Facts and Figures
Run time: 106 mins
In Theaters: Friday 8th February 2013
Box Office USA: $32.2M
Box Office Worldwide: $32.1M
Distributed by: Open Road Films
Production compaines: Di Bonaventura Pictures, Endgame Entertainment
Contactmusic.com: 4 / 5
Rotten Tomatoes: 83%
Fresh: 162 Rotten: 33
IMDB: 7.1 / 10
Side Effects Review
Thrillers don't get much more enjoyable than this one, which shifts cleverly from an issue-based drama to an intriguing mystery and finally into riotously camp mayhem. Over his career, Soderbergh has proven himself adept at all three approaches, and the way he and writer Burns morph from one to the other is so mercilessly entertaining that we can't help but smile. And the cast is having a great time playing along with them.
It starts as an expose of psychotropic drugs, as Emily (Mara) struggles with depression after her husband Martin (Tatum) is released following a four-year prison term for insider trading. Emily's therapist Dr Banks (Law) prescribes a series of anti-anxiety pills to help her, adjusting the medication until the side effects even out. But something still isn't right, and a fatal incident leads to a criminal trial. Meanwhile, Banks begins his own investigation into the case, consulting Emily's previous therapist (Zeta-Jones). But the fallout from all of this is threatening both his career and his marriage to Dierdre (Shaw).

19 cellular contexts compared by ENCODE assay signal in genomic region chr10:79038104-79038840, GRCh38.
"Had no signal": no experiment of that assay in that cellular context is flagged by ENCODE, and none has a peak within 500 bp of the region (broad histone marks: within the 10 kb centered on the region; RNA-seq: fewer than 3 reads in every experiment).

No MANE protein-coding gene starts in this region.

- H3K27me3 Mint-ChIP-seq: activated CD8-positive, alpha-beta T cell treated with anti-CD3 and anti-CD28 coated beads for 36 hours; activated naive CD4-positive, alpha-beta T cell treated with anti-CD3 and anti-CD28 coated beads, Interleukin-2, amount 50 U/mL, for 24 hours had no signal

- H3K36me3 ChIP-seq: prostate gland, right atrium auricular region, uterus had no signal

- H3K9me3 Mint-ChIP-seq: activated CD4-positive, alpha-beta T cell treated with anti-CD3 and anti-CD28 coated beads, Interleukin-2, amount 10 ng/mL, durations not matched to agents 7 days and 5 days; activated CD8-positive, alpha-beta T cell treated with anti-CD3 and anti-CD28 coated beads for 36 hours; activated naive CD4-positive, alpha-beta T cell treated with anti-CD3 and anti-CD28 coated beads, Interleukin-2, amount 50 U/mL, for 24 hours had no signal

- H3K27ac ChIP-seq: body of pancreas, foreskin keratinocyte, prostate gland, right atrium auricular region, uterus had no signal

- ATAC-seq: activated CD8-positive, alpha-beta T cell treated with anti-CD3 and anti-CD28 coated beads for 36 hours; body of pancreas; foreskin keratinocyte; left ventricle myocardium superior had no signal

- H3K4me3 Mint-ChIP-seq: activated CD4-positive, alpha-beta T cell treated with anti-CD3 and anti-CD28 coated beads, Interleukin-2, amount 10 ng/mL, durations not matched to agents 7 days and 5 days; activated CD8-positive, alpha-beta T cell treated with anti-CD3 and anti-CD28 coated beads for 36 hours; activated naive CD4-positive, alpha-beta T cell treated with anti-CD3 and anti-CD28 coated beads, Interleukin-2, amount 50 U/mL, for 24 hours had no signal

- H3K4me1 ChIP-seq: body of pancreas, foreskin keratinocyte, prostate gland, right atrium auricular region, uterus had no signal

Soderbergh gives the film a seductive tone that's irresistible, with his own gleaming cinematography and witty editing, plus a teasing Thomas Newman score. This allows the actors to create layered characters who can constantly surprise us along the way. Law holds our sympathies as a desperate man trying against all odds to get his life back, while Zeta-Jones is icy and dismissive until her character takes a lively turn about halfway in. But it's Mara who's the real revelation in a tricky role. As Emily's world seems to shift and collapse around her, she reveals an astonishing array of emotions and intentions.
It almost seems like Soderbergh and Burns set out to make a serious drama about Big Pharma, structured like Contagion or Traffic, then decided that a sleazy thriller would be a lot more fun. And indeed it is, especially since the way the shifts as it goes along gradually reveals its trashy soul. Sure, there are references to the inherent dangers in America's money-driven pharmaceutical system, but the movie is like one of those slick thrillers from the 80s or 90s, playing with real issues while sending chills down our spine with a gleefully deranged plot.